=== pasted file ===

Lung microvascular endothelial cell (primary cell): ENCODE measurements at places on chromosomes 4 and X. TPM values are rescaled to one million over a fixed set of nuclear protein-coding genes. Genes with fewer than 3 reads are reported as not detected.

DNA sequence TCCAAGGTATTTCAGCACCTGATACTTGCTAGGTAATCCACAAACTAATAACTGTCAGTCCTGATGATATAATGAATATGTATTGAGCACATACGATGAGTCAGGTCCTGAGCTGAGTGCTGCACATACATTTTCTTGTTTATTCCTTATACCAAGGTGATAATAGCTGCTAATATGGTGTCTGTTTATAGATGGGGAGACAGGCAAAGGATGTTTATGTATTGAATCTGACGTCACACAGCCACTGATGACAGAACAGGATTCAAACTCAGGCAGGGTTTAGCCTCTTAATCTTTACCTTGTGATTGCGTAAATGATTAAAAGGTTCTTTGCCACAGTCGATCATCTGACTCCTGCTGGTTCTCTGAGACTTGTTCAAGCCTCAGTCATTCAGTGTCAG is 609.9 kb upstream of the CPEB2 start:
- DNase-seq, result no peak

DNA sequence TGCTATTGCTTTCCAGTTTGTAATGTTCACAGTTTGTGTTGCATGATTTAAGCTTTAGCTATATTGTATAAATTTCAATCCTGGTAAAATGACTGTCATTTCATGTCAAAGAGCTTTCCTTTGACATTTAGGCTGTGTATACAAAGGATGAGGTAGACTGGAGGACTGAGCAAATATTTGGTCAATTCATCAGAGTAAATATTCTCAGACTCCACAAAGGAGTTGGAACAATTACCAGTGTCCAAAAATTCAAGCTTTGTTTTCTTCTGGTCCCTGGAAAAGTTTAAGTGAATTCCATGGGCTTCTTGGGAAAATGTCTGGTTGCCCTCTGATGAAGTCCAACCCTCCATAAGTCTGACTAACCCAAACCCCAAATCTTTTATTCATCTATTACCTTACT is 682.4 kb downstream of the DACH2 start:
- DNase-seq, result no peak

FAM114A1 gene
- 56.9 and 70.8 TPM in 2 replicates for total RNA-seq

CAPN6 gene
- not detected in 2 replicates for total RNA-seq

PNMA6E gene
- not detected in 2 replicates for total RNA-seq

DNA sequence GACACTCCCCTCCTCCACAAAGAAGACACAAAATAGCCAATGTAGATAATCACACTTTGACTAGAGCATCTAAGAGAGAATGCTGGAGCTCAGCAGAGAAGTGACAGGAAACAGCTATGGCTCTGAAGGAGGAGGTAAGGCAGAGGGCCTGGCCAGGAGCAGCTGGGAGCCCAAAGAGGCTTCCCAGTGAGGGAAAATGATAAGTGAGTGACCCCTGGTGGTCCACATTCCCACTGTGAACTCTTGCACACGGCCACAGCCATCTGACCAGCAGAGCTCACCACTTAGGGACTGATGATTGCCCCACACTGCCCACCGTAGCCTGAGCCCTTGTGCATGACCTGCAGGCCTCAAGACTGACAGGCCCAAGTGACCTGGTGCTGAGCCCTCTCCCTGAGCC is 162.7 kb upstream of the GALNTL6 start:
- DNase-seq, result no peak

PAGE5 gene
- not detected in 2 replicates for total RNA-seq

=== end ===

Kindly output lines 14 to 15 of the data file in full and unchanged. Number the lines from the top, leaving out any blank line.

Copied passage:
PAGE5 gene
- not detected in 2 replicates for total RNA-seq